Student Teaching in the New Millenium

5771 Vayishlach

In Genesis on December 17, 2010 at 3:57 am

Who is the man Jacob struggles with? Does he struggle, literally, with God? “I have seen God face to face, and my life is preserved.” (Gen. 32:31) “But the Lord, the God of Hosts, the Lord is His name.” (Hosea 12:2). But is the man truly God? “I will not execute the fierceness of Mine anger, I will not return to destroy Ephraim; For I am God, and not man, The Holy One in the midst of thee, And I will not come in fury.” (Hosea 11:9) Why the injury? Is this God trying to best Jacob? Or something else? Is this a physical reminder of God’s promise, and possibly a punishment for doubting it, that God will be with Jacob in all things? Jacob’s prayer to God is panicky and petulant: And Thou saidst: I will surely do thee good. (Gen. 32:13) I note that Jacob is frantic before this episode and composed afterwards. Is the thigh a proverbial slap in the face, a wake up call? “Thy name shall be called no more Jacob, but Israel; for thou has striven with God and men, and hast prevailed.” (Gen. 32:29)

“Therefore the children of Israel eat not the sinew of the thigh-vein which is upon the hollow of the thigh, unto this day.” (Gen. 32:33) Why this break in the narrative? Aside from the injunction, where does this come from? Is this an insertion? This makes it look as if the entire passage is an insertion; is it?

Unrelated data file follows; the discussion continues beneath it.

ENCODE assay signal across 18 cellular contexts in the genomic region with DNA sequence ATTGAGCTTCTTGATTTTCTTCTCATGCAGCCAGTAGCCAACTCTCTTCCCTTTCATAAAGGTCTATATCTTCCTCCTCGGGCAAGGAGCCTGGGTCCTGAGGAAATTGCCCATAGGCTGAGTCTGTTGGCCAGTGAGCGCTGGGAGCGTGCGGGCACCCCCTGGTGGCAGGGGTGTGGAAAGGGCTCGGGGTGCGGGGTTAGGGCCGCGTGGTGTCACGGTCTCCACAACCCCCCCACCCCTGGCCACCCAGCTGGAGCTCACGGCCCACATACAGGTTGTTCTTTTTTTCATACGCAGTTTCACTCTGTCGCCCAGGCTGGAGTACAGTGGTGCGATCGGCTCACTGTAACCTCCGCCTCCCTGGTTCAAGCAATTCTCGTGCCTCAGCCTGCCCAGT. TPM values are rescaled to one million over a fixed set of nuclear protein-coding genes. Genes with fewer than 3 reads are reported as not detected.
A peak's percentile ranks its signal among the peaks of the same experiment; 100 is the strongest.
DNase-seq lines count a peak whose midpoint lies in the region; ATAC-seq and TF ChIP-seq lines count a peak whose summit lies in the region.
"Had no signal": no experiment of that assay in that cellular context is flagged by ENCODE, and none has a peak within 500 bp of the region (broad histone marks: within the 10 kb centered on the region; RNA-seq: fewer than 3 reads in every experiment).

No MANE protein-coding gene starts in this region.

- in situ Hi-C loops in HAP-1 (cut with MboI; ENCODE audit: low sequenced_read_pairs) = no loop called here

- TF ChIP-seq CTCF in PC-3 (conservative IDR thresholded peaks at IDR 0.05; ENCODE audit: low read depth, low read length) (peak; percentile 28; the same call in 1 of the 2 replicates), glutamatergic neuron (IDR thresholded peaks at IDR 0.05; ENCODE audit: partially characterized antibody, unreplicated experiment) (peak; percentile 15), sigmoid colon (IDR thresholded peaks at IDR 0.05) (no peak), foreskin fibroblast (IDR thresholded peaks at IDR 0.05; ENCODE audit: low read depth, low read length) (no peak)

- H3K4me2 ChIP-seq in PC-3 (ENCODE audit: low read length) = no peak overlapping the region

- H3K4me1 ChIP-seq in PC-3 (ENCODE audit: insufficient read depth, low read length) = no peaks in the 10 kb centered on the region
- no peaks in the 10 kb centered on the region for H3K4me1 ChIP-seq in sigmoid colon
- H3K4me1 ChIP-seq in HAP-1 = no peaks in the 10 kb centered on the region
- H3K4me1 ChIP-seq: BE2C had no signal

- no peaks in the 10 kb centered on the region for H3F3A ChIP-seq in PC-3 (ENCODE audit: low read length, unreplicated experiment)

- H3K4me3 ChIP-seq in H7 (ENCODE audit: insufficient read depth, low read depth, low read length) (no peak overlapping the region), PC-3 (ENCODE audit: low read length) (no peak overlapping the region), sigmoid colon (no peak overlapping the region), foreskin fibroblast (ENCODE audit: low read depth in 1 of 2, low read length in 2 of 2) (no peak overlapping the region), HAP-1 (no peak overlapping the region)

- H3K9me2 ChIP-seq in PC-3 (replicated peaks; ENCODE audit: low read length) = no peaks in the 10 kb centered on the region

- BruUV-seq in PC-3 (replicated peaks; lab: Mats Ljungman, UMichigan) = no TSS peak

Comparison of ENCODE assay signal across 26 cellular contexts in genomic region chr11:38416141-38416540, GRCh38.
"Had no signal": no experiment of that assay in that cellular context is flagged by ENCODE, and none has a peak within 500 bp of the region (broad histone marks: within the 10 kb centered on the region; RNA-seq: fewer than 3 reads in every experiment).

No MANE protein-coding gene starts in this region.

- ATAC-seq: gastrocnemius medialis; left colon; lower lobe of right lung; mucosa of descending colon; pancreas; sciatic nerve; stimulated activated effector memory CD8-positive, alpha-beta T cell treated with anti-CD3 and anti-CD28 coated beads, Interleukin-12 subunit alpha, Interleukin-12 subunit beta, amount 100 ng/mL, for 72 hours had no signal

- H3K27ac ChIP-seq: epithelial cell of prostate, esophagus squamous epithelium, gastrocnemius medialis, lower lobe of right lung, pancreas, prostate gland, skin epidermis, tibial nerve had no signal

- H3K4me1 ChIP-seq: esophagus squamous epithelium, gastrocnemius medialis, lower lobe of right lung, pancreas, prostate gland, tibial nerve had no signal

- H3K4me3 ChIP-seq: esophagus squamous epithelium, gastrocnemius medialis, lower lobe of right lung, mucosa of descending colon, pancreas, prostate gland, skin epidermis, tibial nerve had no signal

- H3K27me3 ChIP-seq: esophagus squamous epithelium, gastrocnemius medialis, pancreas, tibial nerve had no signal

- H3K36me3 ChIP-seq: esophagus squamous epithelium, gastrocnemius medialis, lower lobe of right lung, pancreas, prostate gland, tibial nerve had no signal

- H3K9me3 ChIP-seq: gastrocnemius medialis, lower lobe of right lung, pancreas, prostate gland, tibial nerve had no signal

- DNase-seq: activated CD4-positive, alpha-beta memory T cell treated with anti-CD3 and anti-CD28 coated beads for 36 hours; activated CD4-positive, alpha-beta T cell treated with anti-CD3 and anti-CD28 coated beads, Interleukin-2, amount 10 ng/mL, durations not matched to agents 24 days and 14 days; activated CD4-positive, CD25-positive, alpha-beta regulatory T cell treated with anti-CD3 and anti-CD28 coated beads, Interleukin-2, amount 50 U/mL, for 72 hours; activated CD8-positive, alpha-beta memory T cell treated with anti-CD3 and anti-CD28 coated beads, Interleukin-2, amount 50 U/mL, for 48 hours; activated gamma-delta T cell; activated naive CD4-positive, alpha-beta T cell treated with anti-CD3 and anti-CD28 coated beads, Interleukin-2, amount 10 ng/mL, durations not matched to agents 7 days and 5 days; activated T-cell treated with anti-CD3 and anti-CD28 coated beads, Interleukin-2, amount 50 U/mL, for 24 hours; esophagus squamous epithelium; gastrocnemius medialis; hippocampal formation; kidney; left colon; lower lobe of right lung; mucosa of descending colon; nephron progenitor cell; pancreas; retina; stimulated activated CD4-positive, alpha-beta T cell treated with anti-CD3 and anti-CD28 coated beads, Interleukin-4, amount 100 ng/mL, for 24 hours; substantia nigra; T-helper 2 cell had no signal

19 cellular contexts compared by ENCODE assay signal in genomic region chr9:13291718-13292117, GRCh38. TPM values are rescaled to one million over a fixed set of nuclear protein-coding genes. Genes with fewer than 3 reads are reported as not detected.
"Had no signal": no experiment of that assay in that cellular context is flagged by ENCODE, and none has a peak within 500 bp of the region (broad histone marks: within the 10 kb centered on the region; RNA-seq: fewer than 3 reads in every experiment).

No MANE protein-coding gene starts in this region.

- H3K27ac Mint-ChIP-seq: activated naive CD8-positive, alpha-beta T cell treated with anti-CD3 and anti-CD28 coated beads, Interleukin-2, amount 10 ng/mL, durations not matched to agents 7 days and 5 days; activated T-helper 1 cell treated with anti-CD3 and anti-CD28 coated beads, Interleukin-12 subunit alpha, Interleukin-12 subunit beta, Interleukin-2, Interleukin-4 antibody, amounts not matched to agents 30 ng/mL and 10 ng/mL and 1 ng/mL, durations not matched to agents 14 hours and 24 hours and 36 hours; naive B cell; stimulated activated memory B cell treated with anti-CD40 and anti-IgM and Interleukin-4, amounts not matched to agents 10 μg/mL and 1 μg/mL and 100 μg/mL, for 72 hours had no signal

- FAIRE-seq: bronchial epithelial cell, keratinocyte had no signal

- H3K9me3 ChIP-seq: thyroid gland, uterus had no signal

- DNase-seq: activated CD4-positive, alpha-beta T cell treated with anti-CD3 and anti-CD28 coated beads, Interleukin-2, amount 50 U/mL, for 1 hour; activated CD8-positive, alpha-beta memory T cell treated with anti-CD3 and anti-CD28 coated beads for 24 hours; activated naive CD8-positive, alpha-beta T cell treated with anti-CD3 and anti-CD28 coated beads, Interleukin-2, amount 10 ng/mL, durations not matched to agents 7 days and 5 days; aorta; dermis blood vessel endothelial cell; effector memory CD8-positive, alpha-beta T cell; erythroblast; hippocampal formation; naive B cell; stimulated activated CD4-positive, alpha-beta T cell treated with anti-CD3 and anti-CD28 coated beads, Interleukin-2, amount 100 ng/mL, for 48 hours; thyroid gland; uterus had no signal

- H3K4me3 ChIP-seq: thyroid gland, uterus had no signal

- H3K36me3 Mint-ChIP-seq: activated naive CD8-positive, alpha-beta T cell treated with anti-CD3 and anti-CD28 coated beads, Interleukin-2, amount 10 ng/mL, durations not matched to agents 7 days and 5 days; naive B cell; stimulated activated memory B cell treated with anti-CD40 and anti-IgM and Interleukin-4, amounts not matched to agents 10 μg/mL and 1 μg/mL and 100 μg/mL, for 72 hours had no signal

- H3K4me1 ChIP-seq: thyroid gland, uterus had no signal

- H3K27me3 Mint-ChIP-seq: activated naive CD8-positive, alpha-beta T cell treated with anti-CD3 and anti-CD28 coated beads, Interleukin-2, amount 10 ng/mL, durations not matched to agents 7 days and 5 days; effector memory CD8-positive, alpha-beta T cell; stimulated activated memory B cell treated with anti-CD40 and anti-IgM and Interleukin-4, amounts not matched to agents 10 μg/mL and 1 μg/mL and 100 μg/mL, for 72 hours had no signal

I see in this parsha a allegory of the Yom Kippur service. Every Yom Kippur, we reflect on our deeds of the past year and beg forgiveness in the hopes of being inscribed in the Book of Life, that we and our generations may continue. As Jacob nears his homeland, he is reminded of the anger of Esau and, fearing for his life, begs God for help. “I am not worthy of all the mercies, and of all the truth, which Thou hast shown unto Thy servant…Deliver me, I pray Thee, from the hand of my brother, from the hand of Esau; for I fear him, lest he come and smite me, the mother with the children. And Thou saidst: I will surely do thee good, and make thy seed as the sand of the sea, which cannot be numbered for multitude.” (Gen. 32:11-13) Yet, just as in Yom Kippur, the prayer atones us before God for things between us and God, but does not atone for those things that lie between us and other people. And, immediately after these trials, Jacob does his best to reconcile with Esau. “And he urged him, and he took it.” (Gen. 33:11)

It says that the sons of Jacob respond to Shechem and Hamor with guile. Jacob later rebukes Simeon and Levi for their actions. Rabbi Hertz points out that Jacob only rebukes his sons for their actions relative to his personal safety. I disagree. “Ye have troubled me, to make me odious unto the inhabitants of the land.” I envision Jacob, taking council with his sons, approved the proposal that all of the men of Shechem and Hamor circumcise themselves before it was given. Although they may speak for the father, brothers do not make marriage arrangements in lieu of the father if he is present and able. Therefore, publicly, would the proposition have been Jacob’s? The text reads “to make me odious” and not “to make us odious” or “to make our people odious.” “Let my soul not come into their council; Unto their assembly let my glory not be united.” (Gen. 49:6) Simeon and Levi’s actions reflected on Jacob, not themselves.

Why does the parsha record the generations of Esau? Why does Jacob permit his company to keep “strange gods”? Why do they need to purify themselves? Purify themselves from what? Ritual impurity? Where and what are the laws of ritual purity at this point?

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